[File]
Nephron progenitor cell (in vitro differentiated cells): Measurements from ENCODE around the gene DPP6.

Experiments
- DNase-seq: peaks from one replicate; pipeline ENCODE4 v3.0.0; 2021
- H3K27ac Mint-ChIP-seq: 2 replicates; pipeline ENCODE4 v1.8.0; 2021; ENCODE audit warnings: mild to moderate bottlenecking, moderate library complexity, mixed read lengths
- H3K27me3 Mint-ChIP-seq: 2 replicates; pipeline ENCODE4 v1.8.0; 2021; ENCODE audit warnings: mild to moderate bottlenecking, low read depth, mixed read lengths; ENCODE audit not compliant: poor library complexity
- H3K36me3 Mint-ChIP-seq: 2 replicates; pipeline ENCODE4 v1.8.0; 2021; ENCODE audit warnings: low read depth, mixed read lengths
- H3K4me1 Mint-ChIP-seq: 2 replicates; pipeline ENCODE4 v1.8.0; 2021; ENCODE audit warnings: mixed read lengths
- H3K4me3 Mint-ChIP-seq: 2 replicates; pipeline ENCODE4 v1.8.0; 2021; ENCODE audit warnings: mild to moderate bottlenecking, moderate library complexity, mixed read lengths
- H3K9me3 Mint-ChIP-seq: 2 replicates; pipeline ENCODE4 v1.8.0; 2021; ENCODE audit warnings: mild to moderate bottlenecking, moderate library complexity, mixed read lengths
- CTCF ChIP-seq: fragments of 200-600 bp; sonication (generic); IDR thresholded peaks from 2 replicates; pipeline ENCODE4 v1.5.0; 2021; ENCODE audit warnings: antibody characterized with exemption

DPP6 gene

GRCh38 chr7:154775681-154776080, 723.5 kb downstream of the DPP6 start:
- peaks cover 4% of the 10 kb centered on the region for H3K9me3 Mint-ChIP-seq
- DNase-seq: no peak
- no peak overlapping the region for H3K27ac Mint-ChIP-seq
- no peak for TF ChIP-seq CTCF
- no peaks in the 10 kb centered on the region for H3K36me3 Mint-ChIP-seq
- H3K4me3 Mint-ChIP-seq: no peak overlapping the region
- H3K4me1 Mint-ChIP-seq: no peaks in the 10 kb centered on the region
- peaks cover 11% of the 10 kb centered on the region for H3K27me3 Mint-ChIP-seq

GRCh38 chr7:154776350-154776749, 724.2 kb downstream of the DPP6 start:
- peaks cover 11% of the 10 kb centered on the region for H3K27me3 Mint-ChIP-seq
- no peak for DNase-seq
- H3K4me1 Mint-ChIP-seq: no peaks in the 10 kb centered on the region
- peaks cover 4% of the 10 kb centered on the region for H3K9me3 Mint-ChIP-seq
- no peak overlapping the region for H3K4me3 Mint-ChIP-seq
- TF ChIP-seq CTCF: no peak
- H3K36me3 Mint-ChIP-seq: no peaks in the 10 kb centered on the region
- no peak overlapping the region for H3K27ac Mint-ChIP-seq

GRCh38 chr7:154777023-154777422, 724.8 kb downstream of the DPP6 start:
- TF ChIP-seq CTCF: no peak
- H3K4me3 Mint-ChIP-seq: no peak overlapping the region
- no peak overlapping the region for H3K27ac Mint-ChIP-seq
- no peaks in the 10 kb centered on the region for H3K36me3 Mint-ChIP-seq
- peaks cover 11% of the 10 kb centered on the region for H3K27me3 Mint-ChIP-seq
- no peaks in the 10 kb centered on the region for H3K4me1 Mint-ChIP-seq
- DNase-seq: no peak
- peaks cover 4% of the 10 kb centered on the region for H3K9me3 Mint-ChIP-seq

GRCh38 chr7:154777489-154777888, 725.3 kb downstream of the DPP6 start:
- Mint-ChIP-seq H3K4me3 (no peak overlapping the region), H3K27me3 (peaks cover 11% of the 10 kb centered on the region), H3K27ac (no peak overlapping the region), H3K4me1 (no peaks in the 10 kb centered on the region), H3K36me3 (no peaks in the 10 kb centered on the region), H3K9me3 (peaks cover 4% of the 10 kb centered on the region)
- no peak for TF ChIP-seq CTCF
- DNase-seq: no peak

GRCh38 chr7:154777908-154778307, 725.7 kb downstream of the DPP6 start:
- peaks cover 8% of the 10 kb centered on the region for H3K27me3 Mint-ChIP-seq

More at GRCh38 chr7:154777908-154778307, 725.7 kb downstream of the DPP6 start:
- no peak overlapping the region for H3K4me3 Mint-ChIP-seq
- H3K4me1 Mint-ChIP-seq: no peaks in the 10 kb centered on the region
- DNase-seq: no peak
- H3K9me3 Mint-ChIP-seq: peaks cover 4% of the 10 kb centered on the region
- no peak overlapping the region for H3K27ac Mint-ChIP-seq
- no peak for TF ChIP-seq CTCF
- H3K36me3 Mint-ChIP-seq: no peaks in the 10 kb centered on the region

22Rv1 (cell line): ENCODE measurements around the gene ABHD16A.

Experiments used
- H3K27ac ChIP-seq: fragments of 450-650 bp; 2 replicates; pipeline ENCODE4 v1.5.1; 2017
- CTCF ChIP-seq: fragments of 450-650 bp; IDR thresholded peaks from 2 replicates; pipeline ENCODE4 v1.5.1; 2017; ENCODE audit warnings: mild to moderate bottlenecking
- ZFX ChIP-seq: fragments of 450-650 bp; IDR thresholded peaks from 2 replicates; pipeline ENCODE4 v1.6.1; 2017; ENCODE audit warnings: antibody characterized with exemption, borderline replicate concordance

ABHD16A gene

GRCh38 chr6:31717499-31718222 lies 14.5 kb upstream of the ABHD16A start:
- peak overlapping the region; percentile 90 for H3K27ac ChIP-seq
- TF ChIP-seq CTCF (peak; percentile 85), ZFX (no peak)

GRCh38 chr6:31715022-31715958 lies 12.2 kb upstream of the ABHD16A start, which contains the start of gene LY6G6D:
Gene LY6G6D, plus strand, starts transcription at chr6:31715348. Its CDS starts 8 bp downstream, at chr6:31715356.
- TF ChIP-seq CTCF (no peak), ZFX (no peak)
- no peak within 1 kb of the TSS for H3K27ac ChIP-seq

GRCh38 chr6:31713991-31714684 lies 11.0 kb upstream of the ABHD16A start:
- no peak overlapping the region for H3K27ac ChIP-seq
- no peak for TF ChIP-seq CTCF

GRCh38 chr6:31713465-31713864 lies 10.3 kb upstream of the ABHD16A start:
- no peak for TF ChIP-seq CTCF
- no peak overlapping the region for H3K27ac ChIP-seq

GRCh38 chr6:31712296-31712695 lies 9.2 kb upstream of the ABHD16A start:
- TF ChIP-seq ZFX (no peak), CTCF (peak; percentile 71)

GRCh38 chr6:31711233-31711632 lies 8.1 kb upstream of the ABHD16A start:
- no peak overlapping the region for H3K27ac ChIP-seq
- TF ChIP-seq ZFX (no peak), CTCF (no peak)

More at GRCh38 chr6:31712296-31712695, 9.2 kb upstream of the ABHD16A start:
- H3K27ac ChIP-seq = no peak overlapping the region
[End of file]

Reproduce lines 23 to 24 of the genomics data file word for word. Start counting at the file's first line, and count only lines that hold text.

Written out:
- no peak for DNase-seq
- H3K4me1 Mint-ChIP-seq: no peaks in the 10 kb centered on the region